That bookshelf was mine as a kid, and I still love it. The two star lights are from Ikea, though I rescued them from the thrift store.
Three sets of Trofast shelves from Ikea. I will probably put some sort of cushion on the shorter one to make it a little window seat sort of deal. The tall set on the left is mostly Rowan’s stuff, and the set on the right is mostly Lorelei’s. That coat rack on the pegboard will get hung on the door, now that I have some hollow door anchors. The paintings on the wall are from Goodwill, except the Cartwheeling Chinchilla — that one is a Lorelei Giles original.
Lorelei’s desk involved a pretty epic tantrum. She wanted the book shelf part to be centered. I told her that made no sense for several reasons. I won, because I bought the damn thing and because Zach attached it when she wasn’t there. She hasn’t noticed — proof that seven year olds are still highly irrational and sometimes want what they want for no reason whatsover. Actually, sometimes 36 year olds are like that, too. The green bins are from Ikea as well, but two were given to me by my sister, and one I found at the thrift store. They make a great little bedside table for the bottom bunk. I need to get curtains.
We’ve had the bunk beds for several years. They were purchased wih the knowledge that someday we’d have another kid and they would need to share a room. Because Rowan has no self preservation instinct and would likely toss himself off the top bunk, we made that door that latches to keep him off the steps. Soon he’ll realize he can move a chair over and unlatch, and we will have to reevaluate. The rainbow banner at the ceiling is actually a decoration from Lorelei’s first birthday party. The pink bed tent is from Ikea. The two small teal bins that Lorelei is using to hold her stuff are thrift store finds, attached with zip ties.
I love the star lamps – they give Rowan perfect light to color by. His desk and chair are both from Ikea. The chalkboard is a thin piece of MDF, painted with chalkboard paint. The little orange shelf on the chalkboard is an Ikea spicerack. I have those hanging all over my house because they are so cheap and useful. The magnet board on the pegboard is another thrift store find.
He has slept in his bottom bunk big boy bed (alliteration!) three of the last four nights. So far he’s only fallen out one time. Once he’s asleep, he sleeps soundly, but getting him to sleep is a challenge. He’s having trouble settling and keeps popping out of bed to get new books to read. Two nights ago, after much tossing and turning, he went back to his room and asked me to put him in his crib.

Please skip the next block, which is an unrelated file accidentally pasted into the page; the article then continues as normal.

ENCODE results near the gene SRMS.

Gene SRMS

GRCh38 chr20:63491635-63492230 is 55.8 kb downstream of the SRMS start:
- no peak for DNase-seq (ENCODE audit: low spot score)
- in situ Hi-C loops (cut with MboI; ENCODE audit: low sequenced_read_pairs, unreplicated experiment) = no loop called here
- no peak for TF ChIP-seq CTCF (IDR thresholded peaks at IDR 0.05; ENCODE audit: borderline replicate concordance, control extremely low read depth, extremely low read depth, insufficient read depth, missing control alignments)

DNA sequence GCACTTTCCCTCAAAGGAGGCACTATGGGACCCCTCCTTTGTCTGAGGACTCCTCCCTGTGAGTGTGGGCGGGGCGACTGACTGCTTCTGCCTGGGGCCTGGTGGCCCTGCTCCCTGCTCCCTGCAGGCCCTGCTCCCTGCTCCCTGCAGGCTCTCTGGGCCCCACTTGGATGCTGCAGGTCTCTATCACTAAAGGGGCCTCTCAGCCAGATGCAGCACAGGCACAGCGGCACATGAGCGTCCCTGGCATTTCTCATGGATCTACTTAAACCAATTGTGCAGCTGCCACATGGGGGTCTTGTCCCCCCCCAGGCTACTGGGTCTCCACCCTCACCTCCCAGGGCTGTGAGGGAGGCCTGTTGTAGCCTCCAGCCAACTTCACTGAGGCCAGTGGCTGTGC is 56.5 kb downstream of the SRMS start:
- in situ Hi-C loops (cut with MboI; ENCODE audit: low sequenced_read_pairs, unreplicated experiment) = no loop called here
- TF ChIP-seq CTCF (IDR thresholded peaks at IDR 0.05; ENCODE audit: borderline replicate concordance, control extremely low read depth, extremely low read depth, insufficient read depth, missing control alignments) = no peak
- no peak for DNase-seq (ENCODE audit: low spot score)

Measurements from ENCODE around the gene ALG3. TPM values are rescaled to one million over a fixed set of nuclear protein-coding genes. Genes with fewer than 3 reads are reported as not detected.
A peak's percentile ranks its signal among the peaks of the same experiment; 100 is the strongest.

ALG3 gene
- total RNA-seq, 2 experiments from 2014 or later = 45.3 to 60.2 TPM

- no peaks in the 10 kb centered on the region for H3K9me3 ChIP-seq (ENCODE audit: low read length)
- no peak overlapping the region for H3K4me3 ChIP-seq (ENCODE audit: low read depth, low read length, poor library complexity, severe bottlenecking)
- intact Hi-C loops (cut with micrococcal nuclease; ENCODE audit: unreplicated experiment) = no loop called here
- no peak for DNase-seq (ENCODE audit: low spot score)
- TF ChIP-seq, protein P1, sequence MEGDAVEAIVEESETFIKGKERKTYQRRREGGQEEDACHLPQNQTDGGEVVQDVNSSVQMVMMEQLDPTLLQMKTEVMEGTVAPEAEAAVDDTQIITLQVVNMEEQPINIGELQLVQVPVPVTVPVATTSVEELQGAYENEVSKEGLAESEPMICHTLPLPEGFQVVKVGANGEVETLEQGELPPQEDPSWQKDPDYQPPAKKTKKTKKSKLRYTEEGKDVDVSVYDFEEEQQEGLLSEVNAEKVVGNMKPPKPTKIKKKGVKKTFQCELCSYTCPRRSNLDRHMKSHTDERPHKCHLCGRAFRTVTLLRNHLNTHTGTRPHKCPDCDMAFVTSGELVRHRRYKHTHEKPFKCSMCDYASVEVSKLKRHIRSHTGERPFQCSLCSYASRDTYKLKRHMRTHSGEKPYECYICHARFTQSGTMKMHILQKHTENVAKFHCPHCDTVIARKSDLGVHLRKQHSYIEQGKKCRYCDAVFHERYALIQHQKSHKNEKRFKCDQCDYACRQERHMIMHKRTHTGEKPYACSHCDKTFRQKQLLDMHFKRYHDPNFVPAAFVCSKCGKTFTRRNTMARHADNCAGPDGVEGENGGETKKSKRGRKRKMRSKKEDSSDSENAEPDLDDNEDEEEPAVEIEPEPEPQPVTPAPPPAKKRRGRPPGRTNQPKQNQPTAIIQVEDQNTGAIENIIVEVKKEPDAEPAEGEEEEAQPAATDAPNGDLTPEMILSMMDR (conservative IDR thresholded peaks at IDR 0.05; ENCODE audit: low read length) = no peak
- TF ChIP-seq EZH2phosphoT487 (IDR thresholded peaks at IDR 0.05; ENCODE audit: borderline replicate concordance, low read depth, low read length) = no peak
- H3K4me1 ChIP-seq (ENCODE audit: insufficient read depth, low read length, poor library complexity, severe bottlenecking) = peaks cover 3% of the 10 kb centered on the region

His personality is really starting to become more clear. He is very specific about clothes, and in fact he will sometimes wake up in the middle of the night crying to wear his shoes. Not those shoes, Mommy! He loves to wear sunglasses and headbands when they are his idea, but he’s going to refuse to wear his costume tonight. Lorelei would wear whatever I put on her at this age, which made Halloween more fun. He’s more violent than Lorelei was — and I wonder if that is in part down to having a more difficult time saying what he wants. He hits out of anger, which is something Lorelei rarely did. And he thinks it’s funny when we get mad.
He is learning words at a rapid pace, and loves to repeat what you say (this could bite me in the ass… err… I mean, bottom). I can see his gears turning as he takes in the word and spits it back out with a look of accomplishment. He’s firmly in the, “Whas dat?” and “What you doin?” phase. He likes to have a book read to him one time and then he “reads” it to himself. He asks for music so that we can dance.
He loves to play peekaboo or to hide and then pop out and say, “I see you!” At least to fit in the ottoman he has to pull all the cars out, which makes it fairly obvious even when his shoe isn’t visible. He’s also had an explosion in imaginary play — making me soups and ice creams and pizzas in the play kitchen.
I taught him the wonders of sitting next to the heat vent with a blanket. You can see him suddenly realize that it’s nice and cozy.
So yeah. When I step back from prematurity and sibling comparisons, I see how much Rowan is just… Rowan. Quick tempered and hilarious. Feisty and loving. When I leave the house he says, “Hug? Hug?” and then “I want kiss!”
Here’s a video of him last week when he was home “sick.” It’s too bad he was so very lethargic…
I will post about Halloween later this week. Here’s a preview.
Now accepting bets on Rowan’s participation or lack thereof.